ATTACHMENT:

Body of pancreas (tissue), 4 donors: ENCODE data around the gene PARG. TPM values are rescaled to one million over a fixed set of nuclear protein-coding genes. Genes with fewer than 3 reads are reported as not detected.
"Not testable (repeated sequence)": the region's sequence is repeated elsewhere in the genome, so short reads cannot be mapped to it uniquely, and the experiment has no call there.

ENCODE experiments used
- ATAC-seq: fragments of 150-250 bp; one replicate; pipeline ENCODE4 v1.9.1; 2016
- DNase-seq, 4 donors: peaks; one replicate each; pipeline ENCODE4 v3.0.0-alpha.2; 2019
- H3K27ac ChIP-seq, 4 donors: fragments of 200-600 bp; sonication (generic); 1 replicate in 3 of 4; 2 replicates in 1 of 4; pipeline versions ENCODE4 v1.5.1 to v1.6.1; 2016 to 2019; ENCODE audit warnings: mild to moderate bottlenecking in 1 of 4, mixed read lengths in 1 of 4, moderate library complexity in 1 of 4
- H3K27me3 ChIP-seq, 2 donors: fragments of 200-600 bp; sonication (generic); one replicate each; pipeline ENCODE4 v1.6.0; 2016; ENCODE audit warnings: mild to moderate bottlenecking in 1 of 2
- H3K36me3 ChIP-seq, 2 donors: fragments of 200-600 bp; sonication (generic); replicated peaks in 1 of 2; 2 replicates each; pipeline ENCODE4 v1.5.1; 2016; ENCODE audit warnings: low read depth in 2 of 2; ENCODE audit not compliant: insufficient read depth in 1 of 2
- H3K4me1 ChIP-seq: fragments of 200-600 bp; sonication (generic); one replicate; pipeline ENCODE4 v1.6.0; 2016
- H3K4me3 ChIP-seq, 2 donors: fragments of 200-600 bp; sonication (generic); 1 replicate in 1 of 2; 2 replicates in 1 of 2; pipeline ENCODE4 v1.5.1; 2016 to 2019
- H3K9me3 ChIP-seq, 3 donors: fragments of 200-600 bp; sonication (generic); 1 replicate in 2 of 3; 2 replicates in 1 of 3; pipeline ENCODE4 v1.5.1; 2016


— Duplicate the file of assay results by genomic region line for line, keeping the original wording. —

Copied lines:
Body of pancreas (tissue), 4 donors: ENCODE data around the gene PARG. TPM values are rescaled to one million over a fixed set of nuclear protein-coding genes. Genes with fewer than 3 reads are reported as not detected.
"Not testable (repeated sequence)": the region's sequence is repeated elsewhere in the genome, so short reads cannot be mapped to it uniquely, and the experiment has no call there.

ENCODE experiments used
- ATAC-seq: fragments of 150-250 bp; one replicate; pipeline ENCODE4 v1.9.1; 2016
- DNase-seq, 4 donors: peaks; one replicate each; pipeline ENCODE4 v3.0.0-alpha.2; 2019
- H3K27ac ChIP-seq, 4 donors: fragments of 200-600 bp; sonication (generic); 1 replicate in 3 of 4; 2 replicates in 1 of 4; pipeline versions ENCODE4 v1.5.1 to v1.6.1; 2016 to 2019; ENCODE audit warnings: mild to moderate bottlenecking in 1 of 4, mixed read lengths in 1 of 4, moderate library complexity in 1 of 4
- H3K27me3 ChIP-seq, 2 donors: fragments of 200-600 bp; sonication (generic); one replicate each; pipeline ENCODE4 v1.6.0; 2016; ENCODE audit warnings: mild to moderate bottlenecking in 1 of 2
- H3K36me3 ChIP-seq, 2 donors: fragments of 200-600 bp; sonication (generic); replicated peaks in 1 of 2; 2 replicates each; pipeline ENCODE4 v1.5.1; 2016; ENCODE audit warnings: low read depth in 2 of 2; ENCODE audit not compliant: insufficient read depth in 1 of 2
- H3K4me1 ChIP-seq: fragments of 200-600 bp; sonication (generic); one replicate; pipeline ENCODE4 v1.6.0; 2016
- H3K4me3 ChIP-seq, 2 donors: fragments of 200-600 bp; sonication (generic); 1 replicate in 1 of 2; 2 replicates in 1 of 2; pipeline ENCODE4 v1.5.1; 2016 to 2019
- H3K9me3 ChIP-seq, 3 donors: fragments of 200-600 bp; sonication (generic); 1 replicate in 2 of 3; 2 replicates in 1 of 3; pipeline ENCODE4 v1.5.1; 2016